The Slugger. The Power Puncher. When people think of boxers, they usually think of the Slugger. The fighter who throws that one big punch that knocks an opponent to the ground.
Fighters like George Foreman, Sonny Liston, and Vitali Klitschko won their belts by mastering the art of the Slugger style. These fighters were known for closing on their opponents and unleashing their fists in destructive blows.
But becoming a Slugger type fighter does not come easy. It requires a focus on developing absolutely devastating power punches to the exclusion of almost all other fundamentals.
You will need to build a body that is solid power and the mechanics that can release that power all at once.
In this focus on fighting styles, we dive into the Slugger, or brawler, style.
Sparring offers fighters, from Boxing to MMA to Judo, an opportunity to test their skills against real live opponents. The experience of facing off against another human, even in a controlled setting, teaches you things that you can’t learn from hitting a bag.
To get the most out of a sparring session, though, you don’t just step into the ring and start brawling. If you don’t take a few key things in mind when you set up your sparring session, you may end up doing more harm than good.
In today’s article, we’ll discuss what you should keep in mind before, during, and after every sparring session.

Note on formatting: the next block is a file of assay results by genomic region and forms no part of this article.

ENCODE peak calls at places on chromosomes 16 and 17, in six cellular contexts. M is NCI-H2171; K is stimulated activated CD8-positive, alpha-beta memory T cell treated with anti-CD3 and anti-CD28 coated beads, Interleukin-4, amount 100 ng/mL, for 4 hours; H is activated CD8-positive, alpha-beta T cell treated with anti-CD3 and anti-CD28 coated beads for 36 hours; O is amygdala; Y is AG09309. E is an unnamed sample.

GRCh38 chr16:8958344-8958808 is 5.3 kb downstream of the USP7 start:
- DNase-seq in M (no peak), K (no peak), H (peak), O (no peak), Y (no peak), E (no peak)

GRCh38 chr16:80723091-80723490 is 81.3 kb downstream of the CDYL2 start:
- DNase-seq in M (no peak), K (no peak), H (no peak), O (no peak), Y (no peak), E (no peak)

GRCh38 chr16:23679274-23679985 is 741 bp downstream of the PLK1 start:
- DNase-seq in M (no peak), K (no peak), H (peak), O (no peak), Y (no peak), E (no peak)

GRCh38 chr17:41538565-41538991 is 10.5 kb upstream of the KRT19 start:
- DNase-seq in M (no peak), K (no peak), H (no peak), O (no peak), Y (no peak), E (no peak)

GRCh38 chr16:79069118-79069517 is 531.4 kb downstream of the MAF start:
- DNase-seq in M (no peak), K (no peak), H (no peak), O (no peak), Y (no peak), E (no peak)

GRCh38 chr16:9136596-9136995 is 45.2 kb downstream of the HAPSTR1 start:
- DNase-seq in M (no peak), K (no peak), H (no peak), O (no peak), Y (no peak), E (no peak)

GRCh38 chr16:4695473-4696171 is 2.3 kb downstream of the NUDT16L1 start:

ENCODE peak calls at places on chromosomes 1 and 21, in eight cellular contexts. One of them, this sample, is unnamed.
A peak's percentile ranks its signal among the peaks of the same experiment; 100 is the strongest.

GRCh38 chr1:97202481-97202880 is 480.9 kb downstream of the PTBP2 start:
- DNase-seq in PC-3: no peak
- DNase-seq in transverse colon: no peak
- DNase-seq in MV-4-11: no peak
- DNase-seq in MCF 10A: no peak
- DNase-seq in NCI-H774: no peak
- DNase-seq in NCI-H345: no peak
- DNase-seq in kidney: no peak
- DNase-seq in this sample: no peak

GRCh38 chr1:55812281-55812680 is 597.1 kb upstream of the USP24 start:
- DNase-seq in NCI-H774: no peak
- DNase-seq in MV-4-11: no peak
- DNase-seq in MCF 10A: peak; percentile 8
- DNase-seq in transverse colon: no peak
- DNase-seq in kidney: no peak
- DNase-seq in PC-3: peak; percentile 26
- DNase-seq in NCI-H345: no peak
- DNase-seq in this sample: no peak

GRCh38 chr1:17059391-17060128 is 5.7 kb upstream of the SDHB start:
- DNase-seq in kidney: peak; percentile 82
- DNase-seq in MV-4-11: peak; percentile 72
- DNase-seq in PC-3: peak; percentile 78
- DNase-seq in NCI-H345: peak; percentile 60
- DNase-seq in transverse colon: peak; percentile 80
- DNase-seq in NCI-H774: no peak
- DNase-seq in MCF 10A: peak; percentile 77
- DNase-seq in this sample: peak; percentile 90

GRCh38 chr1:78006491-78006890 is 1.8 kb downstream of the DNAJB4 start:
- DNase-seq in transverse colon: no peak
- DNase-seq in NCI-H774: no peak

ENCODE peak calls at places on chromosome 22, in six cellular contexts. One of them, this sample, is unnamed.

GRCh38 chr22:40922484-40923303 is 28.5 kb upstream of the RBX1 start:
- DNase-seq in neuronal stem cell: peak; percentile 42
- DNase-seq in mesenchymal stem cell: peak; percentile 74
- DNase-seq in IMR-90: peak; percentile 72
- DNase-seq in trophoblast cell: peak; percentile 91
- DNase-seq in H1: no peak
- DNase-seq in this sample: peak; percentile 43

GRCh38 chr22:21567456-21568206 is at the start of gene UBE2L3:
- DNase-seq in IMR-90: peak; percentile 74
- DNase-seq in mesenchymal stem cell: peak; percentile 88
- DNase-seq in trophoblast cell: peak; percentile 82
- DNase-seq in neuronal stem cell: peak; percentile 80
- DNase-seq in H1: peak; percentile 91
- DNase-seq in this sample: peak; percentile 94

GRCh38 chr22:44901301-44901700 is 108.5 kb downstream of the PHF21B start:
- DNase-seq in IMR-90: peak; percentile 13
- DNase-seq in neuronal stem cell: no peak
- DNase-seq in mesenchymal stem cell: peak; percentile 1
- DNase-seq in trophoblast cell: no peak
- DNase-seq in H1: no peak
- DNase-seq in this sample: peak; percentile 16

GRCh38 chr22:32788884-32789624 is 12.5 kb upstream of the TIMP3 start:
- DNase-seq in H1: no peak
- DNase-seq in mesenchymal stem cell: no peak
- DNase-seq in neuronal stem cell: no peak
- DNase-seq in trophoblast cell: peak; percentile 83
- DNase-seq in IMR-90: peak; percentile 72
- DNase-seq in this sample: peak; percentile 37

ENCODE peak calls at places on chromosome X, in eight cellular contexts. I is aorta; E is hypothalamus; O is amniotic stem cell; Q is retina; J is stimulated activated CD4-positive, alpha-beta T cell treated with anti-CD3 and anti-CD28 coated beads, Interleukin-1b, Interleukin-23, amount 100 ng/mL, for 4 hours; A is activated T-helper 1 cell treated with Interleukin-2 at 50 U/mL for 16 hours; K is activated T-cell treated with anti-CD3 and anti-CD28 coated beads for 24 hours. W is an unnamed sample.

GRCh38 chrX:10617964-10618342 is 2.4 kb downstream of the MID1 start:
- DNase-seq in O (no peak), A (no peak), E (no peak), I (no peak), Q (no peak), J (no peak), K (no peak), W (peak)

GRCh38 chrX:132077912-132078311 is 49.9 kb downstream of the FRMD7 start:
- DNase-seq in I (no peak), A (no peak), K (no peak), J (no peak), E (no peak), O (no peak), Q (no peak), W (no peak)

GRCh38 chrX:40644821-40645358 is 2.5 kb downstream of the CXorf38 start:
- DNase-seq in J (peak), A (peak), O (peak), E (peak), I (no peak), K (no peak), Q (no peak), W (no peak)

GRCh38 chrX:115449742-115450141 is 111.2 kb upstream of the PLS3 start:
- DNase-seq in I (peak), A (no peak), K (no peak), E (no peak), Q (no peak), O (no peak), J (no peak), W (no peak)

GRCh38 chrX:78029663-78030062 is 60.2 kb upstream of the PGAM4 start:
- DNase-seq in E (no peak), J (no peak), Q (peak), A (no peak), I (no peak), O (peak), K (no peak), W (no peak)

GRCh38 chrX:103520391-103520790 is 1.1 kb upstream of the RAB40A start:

A lot of folks don’t understand the value of the Punch Shield. Why use a punch shield, when lighter, smaller punch mitts offer a more versatile training option?
But the Punch Shield absolutely has a place in your training. Held properly, a punch shield gives a fighter a similar experience as a heavy bag, but with more mobility. You can throw heavy punches, while your training partner moves you around the ring.
Further, a Punch Shield reduces some of the wear and tear on the coach. Punch Mitts are great, but they don’t allow a coach to tolerate very many full power shots.
Read on to learn more about the Punch Shield and where it fits into your training program.
When a fighter first starts training, it can be hard to contain their fire and passion. It’s all you can do to keep up with them as they eat up everything you throw down.
But then, sometimes, you can’t seem to connect. You can’t get them to see the value of a particular exercise. Or you can’t get them to understand why they need to “fix” they way they throw their cross.
In those situations, you need to find a way to break through and get on the same page. Read on to learn about some of the tactics that might help motivate your fighters.
Once you’ve gotten past the basics and begin sparring, you may notice that the art of boxing is more than just standing toe-to-toe trading punches.
A fighter should enter the ring with an overall strategy and specific tactics to make that strategy happen. How you box in the ring, though, doesn’t just begin from a blank slate. You have to understand fighting styles, the kind that you use and the kind that your opponent will use.
There are many different fighting styles out there, but typically, most fighting styles fall into one of five categories: The Swarmer, The Brawler, The Out-Fighter, The Boxer-Puncher, and the Counterpuncher.